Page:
They're talking about Japanese weapons &, as far as I'm aware, the Japanese didn't use the German 88mm.

Yes and no.  The Japanese captured several 88mm guns from the Chinese.  However, they were land versions of the German Navy version of the 88mm.   They then copied this weapon, so they were using the naval version of the 88mm gun which predated the Germany Luftwaffe/Army version by about 5 years IIRC.  It was primarily employed in the defence of the Home Islands.  It was the Type 99 88 mm AA gun
« Last Edit: July 17, 2018, 02:37:46 PM by Rickshaw »

Offline apophenia

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Re: What if the fall of Singapore didn't happen?
« Reply #19 on: July 20, 2018, 04:47:53 AM »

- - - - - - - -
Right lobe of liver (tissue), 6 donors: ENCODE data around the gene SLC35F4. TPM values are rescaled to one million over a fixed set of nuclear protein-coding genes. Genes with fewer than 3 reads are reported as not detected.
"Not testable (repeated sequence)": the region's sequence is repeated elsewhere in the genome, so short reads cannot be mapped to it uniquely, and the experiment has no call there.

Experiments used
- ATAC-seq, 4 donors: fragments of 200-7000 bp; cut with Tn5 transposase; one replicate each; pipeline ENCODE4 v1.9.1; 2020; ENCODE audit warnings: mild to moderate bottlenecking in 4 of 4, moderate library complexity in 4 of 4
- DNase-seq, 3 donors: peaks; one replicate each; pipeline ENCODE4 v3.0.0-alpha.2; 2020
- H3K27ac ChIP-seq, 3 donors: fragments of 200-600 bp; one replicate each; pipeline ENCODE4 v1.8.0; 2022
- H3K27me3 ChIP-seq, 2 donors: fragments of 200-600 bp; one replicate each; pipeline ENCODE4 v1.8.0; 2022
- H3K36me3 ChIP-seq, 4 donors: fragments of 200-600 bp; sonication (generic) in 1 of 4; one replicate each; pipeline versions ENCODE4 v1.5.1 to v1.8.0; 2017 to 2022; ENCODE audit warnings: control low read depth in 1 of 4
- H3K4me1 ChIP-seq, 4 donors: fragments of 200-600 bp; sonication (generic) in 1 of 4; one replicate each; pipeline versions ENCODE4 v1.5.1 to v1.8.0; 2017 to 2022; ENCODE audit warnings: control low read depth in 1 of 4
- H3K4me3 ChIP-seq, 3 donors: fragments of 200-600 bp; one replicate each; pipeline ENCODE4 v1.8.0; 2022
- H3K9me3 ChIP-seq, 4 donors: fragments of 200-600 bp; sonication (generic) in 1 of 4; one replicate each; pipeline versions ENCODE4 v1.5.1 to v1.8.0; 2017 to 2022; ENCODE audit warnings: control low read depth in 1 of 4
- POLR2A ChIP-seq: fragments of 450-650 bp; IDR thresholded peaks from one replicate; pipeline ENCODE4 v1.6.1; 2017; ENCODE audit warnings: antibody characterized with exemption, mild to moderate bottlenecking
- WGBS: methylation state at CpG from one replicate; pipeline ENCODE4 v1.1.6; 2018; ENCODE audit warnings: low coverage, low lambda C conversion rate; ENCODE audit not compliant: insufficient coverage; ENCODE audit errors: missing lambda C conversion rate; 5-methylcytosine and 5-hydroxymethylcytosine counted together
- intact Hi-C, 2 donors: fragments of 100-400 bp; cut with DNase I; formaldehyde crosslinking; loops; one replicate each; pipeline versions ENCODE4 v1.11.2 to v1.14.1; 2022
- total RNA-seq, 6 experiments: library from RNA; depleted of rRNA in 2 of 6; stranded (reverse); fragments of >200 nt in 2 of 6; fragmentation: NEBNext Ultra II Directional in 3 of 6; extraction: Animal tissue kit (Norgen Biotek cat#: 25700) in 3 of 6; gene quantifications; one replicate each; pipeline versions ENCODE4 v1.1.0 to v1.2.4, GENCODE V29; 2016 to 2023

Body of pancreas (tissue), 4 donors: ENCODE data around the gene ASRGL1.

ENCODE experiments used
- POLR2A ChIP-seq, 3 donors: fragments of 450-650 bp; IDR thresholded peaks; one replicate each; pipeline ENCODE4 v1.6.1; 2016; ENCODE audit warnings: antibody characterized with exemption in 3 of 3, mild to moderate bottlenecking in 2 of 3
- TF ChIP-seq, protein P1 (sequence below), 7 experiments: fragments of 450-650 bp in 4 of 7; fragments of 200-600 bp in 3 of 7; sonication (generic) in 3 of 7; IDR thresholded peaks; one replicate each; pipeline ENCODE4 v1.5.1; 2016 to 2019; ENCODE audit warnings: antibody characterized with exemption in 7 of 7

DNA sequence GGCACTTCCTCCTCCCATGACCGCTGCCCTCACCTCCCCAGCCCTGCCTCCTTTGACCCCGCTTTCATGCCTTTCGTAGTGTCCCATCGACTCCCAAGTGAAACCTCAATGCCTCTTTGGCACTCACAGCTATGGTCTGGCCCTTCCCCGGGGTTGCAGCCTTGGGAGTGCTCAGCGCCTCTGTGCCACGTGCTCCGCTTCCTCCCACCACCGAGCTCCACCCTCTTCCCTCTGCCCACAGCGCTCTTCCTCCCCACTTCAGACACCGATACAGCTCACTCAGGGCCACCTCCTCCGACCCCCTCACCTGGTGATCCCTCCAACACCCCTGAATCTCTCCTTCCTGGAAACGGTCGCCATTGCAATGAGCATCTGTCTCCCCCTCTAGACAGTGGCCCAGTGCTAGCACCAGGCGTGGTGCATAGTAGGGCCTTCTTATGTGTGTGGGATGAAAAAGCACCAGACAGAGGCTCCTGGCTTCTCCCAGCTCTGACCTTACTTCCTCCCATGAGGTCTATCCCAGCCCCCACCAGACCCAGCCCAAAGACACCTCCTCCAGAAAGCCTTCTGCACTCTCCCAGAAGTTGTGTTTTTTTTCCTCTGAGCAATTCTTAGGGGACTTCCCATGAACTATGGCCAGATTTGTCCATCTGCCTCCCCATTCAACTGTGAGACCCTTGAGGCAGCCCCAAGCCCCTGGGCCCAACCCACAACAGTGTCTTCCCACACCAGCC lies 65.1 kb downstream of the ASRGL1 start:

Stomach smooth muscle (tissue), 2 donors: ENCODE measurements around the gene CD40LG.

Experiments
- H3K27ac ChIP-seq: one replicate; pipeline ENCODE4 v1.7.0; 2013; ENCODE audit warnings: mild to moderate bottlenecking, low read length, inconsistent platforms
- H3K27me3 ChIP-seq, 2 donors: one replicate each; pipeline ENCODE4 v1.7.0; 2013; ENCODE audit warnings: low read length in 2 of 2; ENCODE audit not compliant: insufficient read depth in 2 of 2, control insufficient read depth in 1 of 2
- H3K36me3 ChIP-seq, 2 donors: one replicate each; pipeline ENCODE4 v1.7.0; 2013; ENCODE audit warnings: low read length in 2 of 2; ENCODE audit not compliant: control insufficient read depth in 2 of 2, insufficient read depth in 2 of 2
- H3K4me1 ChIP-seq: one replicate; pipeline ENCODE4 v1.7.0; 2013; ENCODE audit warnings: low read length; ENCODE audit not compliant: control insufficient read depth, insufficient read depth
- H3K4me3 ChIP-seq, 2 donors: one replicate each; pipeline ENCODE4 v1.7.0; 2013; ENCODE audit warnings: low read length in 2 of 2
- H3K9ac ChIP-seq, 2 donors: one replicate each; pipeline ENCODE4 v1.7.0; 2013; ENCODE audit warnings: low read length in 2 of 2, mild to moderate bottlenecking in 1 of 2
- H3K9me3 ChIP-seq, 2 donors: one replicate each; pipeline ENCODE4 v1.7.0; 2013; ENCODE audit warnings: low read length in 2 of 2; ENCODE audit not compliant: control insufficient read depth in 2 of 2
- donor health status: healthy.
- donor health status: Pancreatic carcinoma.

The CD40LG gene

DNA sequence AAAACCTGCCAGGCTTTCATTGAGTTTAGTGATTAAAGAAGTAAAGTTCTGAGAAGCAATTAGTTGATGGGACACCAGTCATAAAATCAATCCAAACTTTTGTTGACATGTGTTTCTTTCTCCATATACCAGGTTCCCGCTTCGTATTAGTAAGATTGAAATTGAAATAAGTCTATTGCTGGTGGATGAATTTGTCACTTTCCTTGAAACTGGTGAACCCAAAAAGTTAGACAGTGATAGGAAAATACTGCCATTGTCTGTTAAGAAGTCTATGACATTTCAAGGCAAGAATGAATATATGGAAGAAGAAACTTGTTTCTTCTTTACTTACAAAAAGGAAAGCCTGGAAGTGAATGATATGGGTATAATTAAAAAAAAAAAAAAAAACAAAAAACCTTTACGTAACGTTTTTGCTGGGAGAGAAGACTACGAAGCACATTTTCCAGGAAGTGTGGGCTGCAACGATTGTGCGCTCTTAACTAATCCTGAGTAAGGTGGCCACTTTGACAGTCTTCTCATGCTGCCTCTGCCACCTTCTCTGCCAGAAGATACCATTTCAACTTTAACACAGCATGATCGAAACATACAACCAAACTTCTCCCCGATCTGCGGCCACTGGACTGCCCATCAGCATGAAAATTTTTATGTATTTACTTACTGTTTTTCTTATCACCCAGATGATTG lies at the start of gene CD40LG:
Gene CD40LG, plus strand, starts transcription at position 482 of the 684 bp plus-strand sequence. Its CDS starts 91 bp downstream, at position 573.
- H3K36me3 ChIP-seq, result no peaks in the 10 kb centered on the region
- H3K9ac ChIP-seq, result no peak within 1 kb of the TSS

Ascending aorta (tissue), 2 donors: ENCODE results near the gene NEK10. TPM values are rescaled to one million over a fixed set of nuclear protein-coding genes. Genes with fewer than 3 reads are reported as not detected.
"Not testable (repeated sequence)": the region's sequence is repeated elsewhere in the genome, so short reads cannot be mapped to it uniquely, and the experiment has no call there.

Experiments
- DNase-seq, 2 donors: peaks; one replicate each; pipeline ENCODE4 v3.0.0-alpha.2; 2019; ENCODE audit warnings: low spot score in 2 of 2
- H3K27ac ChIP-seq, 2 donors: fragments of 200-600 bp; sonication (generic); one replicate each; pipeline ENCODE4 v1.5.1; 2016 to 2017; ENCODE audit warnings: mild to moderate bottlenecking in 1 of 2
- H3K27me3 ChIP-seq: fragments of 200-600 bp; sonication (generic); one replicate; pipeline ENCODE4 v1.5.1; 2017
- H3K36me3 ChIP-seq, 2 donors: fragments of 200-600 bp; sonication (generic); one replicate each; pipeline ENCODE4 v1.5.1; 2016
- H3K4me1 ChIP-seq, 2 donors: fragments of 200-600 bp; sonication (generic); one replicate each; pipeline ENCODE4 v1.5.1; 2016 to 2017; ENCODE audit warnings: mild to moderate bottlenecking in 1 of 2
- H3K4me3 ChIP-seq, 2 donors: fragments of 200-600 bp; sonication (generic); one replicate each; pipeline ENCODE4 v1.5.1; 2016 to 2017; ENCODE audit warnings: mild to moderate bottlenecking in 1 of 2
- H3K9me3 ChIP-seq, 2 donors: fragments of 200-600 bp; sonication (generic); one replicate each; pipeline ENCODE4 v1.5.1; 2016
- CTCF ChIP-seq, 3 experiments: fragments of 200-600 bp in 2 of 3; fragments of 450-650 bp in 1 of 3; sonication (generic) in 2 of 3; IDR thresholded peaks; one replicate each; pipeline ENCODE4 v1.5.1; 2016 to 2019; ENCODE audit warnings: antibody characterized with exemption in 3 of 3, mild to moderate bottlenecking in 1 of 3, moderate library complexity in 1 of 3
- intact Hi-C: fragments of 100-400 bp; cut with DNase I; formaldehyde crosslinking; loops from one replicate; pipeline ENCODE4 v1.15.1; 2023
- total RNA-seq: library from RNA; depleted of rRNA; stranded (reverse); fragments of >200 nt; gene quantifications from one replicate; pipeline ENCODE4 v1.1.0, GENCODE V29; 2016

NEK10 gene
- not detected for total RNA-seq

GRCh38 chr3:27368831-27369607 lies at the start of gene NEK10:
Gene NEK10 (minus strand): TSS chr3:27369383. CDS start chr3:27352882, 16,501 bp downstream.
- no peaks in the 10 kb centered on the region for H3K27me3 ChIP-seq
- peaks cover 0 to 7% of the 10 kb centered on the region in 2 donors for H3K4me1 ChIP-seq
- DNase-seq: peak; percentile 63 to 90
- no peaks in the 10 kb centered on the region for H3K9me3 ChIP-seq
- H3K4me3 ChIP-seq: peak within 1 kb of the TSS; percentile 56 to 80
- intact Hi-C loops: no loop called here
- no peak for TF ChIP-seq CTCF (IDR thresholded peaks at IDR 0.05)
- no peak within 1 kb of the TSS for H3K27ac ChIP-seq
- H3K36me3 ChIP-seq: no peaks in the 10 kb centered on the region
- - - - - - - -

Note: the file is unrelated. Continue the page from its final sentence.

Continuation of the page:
Interesting about the Type 99 AA gun. Does anyone know if the 8.8 cm SK C/30 and FlaK 18 or FlaK 36 used the same 88x571mm round?
Under investigation by the Committee of State Sanctioned Modelling, Alternative History and Tractor Carburettor Production for decadent counterrevolutionary behaviour.

Offline M.A.D

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Re: What if the fall of Singapore didn't happen?
« Reply #20 on: October 10, 2018, 05:52:38 AM »
Actually, and I was surprised to discover this, the Matilda I had armour protection that was second only to the Matilda II and were only be taken out by the 105mms.  Being armed with a .303" Vickers, cramped internal arrangements and mechanical unreliability, made it just better than useless in Europe, but as a cheap, mobile pill box, that was impervious to Japanese fire, operating in direct support of the infantry, it could have made a real difference, especially if operated in conjunction with the Matilda II.